These titles refer to several exams given in past versions of Introduction to Cinema Studies. Instructions on taking these exams were identical:
This exam has ten questions. Write responses to four, and only four, of these questions. Focus your discussions (provide each answer with a clear thesis) and argue logically. Substantiate your assertions in coherent, well-developed paragraphs that employ vocabulary acquired in your studies. Concentrate on scenes from your chosen film as illustrations of, and evidence for, your assertions. Regard each of your answers as short versions of the analytical paper assigned this semester.
1. "In animation filming," write Bordwell and Thompson, "the camera stays in one position, but through the drawing of individual cels' frame by frame, the animator can create the effect of camera movement. Describe how animation in B&B is constrained by the Hollywood Formal Paradigm.
2. One pleasure available in watching an animated film arises when we notice its ability to provide us with images and, sometimes, sounds which cannot be achieved in live action. Describe some of the ways that B&B exploits the potential of animated film as a unique medium. Organize your answer to substantiate a thesis, one that forces our attention on that area of filmmaking technique--mise-en-scene, cinematographic properties, editing, sound--that B&B most fully exploits to artistic ends.
3. B&B is an unrestricted narrative (which, of course, means that its story is controlled by an unseen, omniscient narrator). But as B&T write: "Narration is never completely unrestricted. There is always something we are not told, even if it is only how the film will end." In B&B, though, viewers even know the ending. It is forecast at the beginning of the story, and, besides, we're probably already familiar with the fairy tale. Why, then, do we watch this movie? How does both knowing and not knowing affect or structure our viewing experience?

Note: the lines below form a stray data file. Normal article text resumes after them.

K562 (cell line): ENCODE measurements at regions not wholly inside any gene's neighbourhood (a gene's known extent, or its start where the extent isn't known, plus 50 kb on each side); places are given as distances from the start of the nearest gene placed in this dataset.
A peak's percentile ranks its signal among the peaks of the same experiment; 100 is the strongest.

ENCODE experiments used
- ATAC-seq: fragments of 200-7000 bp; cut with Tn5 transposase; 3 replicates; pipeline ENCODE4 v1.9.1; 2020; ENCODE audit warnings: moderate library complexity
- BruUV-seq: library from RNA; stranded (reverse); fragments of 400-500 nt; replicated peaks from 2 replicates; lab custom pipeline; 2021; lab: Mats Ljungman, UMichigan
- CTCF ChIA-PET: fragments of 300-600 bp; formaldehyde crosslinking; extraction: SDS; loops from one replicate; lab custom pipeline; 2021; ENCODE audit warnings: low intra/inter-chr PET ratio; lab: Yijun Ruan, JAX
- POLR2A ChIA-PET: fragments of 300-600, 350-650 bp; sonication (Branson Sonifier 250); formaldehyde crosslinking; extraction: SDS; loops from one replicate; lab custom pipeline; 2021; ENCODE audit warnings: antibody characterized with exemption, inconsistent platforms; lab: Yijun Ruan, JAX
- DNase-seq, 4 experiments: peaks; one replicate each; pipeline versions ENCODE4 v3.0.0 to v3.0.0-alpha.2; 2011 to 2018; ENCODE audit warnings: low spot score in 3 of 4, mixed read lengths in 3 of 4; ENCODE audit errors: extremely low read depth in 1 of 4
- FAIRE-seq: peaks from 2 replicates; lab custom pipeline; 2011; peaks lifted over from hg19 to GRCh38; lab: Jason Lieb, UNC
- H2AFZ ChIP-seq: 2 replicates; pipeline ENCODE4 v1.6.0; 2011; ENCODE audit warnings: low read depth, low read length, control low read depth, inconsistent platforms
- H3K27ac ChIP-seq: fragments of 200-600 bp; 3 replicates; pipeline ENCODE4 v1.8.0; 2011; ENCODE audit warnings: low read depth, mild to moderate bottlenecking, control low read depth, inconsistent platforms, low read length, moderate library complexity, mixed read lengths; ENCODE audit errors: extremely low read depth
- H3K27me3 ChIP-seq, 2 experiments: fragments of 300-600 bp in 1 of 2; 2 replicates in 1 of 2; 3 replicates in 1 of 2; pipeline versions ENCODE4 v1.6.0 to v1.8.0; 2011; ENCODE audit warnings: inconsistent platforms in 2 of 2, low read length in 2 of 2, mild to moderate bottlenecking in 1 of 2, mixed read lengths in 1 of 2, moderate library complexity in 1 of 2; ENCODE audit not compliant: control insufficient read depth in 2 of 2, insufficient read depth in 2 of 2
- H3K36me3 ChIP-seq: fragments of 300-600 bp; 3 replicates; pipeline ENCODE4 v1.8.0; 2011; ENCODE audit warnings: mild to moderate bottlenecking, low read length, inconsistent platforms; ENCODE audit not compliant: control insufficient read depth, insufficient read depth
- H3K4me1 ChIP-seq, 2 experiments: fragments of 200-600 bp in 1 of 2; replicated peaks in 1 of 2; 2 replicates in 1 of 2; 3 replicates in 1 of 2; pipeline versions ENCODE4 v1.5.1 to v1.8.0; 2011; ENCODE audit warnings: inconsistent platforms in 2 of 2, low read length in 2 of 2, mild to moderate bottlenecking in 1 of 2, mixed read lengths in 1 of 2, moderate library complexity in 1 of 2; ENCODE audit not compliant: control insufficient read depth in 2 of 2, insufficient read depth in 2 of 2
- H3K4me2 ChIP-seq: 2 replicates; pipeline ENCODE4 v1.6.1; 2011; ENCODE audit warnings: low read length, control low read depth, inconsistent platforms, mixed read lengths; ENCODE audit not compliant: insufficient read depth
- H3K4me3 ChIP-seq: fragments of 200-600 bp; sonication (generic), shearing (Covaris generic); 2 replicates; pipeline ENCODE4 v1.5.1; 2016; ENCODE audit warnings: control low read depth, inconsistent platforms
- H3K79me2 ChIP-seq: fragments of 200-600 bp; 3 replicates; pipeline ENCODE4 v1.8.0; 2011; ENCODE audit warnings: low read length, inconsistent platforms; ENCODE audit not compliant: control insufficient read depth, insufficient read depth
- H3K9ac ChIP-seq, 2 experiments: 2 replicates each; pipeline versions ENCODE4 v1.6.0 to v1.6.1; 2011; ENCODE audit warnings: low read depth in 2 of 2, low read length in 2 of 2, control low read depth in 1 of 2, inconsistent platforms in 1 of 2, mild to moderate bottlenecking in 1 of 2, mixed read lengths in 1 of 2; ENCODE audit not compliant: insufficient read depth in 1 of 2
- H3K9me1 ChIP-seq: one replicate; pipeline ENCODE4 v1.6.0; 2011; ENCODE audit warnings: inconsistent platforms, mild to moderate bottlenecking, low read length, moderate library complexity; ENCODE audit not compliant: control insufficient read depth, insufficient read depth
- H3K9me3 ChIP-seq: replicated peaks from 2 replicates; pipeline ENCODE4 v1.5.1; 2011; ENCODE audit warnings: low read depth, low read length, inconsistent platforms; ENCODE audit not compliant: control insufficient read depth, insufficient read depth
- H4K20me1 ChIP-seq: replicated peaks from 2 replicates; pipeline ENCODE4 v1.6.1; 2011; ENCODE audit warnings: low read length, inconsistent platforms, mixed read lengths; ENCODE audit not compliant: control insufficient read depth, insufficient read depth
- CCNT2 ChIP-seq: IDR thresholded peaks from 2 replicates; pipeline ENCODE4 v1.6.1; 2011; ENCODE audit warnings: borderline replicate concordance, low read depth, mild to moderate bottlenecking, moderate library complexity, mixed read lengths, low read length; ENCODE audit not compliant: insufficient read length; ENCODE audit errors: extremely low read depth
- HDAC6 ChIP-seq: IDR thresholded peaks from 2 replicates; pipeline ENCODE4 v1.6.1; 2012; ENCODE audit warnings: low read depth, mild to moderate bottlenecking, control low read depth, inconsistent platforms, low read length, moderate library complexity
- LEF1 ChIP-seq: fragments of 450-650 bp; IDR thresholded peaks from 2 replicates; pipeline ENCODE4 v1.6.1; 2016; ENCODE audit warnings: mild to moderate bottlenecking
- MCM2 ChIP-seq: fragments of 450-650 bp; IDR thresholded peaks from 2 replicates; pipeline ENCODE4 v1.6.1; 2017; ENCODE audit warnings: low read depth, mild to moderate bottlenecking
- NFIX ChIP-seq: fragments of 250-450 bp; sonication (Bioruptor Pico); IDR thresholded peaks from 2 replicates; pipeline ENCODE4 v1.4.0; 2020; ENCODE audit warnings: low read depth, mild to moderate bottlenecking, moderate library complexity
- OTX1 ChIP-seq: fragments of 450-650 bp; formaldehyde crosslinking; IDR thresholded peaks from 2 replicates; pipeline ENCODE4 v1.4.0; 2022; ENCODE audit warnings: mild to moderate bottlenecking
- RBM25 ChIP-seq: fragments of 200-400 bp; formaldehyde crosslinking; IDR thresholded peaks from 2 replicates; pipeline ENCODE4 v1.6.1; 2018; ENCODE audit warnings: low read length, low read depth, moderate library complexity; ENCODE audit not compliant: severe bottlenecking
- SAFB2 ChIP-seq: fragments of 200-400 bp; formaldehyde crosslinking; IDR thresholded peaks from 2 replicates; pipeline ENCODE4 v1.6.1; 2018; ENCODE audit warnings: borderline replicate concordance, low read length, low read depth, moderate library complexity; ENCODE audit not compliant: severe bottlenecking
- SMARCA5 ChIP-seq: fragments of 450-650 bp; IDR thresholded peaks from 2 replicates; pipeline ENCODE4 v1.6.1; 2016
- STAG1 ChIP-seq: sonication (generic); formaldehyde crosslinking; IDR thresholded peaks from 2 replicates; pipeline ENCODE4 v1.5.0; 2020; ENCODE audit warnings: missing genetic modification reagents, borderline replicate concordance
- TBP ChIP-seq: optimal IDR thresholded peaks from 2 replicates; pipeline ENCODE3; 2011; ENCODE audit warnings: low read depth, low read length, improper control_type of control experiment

4. This question, prompts you employ the concept of "depth" as a means of rethinking B&B. First, by what means--objective or subjective--are we as viewers granted access to the emotional/cognitive states of the film's characters? Second, how do you account for the film's reliance on this means of generating psychological information about its characters? In other words, what would become of B&B if director Gary Trousdale had decided to emphasize mental subjectivity?
5. Using vocabulary you've learned in this course, explain the story-telling function of the magic mirror: the Beast's "only window to the outside world." Or here's a second option: explain why it is a formal (story-telling) necessity to "kill off" Gaston.
6. Using Labov's six parts of an anecdote, explain the function of the musical interludes found in B&B. Which part(s) do they most resemble? How are they used?
7. Pick a character in B&B and thoroughly explain how he, she, or it is given a personality. Keep in mind that fairy tales (myths) always evoke stereotypes and that film emphasizes particulars.
8. To what extent do you consider B&B a fantasy about gender roles? How does it define love, romance, and male/female roles? Do these definitions reinforce or resist assumptions generally held in our culture?
9. Basic arguments advanced by B&B are undercut by contradictions. Film theorists would say, "The film's practice contradicts its rhetoric." Why is it necessary for B&B to contradict itself? What do these contradictions tell us about the values and fantasies of our culture?
10. Write out a short, imagined conversation (a short play with dialogue) between Comolli and Narboni where they seek to employ their classification system as a means of discussing B&B. Make Comolli argue that the film belongs in Category A. He takes the movie "straight"; it's a lesson about not being deceived by appearances. Make Narboni argue that B&B belongs in Category E. He "reads" the film as self-referential. It's a fairy tale about fairy tales. Belle, Narboni quickly points out, is a fairy tale character who loves reading fairy tales. Explore the implications of both positions.
1. How are mise-en-scene choices used to generate absolutely different personalities for Somerset and Mills? Create and, then, explain a chart that focuses on details that create contrast between them. Be as specific as possible.
2. Seven opens with a short scene of orientation. Then, comes its title sequence, which serves as an abstract of the narrative that follows. Describe the function of this abstract. What is said--what is accomplished by--its sound and images, by its style?